Deck 8, large picture windows (partially obstructed) double bedded only, private bathroom, refrigerator
view cabin photo
Category 8 - Superior Twin £ 16575 GBP pp (+ Discovery Fund Fee 250 USD pp)
Deck 5 & 7, picture windows, twin or double bed, private bathroom, refrigerator
view cabin photo
Category 9 - Junior Suite £ 17699 GBP pp (+ Discovery Fund Fee 250 USD pp)
Deck 5 & 7, picture windows, seperate sitting area, sofa, desk, refrigerator, double bed, private bathroom
view cabin photo
Category 10 - Suite £ 18825 GBP pp (+ Discovery Fund Fee 250 USD pp)
Deck 7, picture window overlooking the bow, seperate sitting area, sofa, desk, refrigerator, double bed, private bathroom with bath
view cabin photo

Into the Northwest Passage (East to West) itinerary:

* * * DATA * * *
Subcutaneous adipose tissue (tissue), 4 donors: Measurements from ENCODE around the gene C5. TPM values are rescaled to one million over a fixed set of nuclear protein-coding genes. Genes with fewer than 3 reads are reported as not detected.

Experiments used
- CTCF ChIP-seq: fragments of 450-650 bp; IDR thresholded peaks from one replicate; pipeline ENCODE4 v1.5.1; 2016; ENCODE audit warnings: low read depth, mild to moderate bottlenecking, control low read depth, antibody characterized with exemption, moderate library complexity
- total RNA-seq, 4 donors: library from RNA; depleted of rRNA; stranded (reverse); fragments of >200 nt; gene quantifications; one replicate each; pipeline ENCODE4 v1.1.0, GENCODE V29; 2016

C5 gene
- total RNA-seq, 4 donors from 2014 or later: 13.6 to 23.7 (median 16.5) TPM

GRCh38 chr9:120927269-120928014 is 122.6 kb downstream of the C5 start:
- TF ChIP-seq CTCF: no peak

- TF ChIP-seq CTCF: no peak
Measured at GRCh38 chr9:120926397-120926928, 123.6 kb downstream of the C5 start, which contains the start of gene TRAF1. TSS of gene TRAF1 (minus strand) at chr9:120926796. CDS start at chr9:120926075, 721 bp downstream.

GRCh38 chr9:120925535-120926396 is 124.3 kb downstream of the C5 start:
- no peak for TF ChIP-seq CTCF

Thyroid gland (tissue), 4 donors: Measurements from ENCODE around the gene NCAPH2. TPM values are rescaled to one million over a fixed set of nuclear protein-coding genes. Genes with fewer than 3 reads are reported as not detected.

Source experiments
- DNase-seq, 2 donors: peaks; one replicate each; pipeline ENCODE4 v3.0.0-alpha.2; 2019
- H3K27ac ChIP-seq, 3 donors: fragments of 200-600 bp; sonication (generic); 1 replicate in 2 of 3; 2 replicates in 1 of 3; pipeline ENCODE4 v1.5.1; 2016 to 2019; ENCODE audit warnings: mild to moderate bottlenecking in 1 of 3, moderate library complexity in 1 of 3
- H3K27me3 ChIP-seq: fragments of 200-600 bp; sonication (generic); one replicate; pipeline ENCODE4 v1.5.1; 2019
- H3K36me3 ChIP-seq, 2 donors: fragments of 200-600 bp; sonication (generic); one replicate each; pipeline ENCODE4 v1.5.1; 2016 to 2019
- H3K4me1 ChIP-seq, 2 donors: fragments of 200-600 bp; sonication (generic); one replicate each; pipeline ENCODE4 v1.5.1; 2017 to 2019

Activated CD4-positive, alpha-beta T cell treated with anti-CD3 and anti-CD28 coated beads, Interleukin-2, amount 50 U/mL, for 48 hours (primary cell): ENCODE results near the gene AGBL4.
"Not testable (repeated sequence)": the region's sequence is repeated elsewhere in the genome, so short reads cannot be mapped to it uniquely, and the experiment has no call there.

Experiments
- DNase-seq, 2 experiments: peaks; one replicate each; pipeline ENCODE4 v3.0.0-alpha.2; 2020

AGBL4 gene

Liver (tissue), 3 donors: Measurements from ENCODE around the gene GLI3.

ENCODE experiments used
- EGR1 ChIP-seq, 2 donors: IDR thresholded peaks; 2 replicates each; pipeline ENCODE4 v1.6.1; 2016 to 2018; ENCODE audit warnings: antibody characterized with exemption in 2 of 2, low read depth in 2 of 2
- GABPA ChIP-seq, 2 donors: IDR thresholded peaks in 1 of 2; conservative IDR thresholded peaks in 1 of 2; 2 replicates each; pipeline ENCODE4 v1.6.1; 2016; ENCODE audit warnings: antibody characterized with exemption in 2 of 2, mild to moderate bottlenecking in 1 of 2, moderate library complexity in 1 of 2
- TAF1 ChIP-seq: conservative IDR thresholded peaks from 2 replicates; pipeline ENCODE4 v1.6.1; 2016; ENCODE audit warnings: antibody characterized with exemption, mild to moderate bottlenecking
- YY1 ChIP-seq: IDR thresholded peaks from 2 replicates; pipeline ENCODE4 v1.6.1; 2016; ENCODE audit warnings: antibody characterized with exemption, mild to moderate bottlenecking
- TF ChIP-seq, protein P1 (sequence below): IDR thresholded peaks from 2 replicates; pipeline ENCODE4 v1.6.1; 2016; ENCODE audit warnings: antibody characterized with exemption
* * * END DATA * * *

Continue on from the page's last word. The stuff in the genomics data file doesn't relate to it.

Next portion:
show reverse itinerary
Day 1 - Kangerlussuaq, Greenland
Kangerlussuaq is a former US Air Force base and Greenland’s primary flight hub. After our charter flight from Toronto, we will be bused along Greenland’s longest road—less than twenty kilometres—to the port. Zodiacs will be waiting to transfer us to the Ocean Endeavour. Sondre Stromfjord is one of the longest fjords in the world and boasts 168 kilometres of superb scenery. We begin our adventure by sailing down this dramatic fjord, crossing the Arctic Circle as we go.
Day 2 - Sisimiut Coast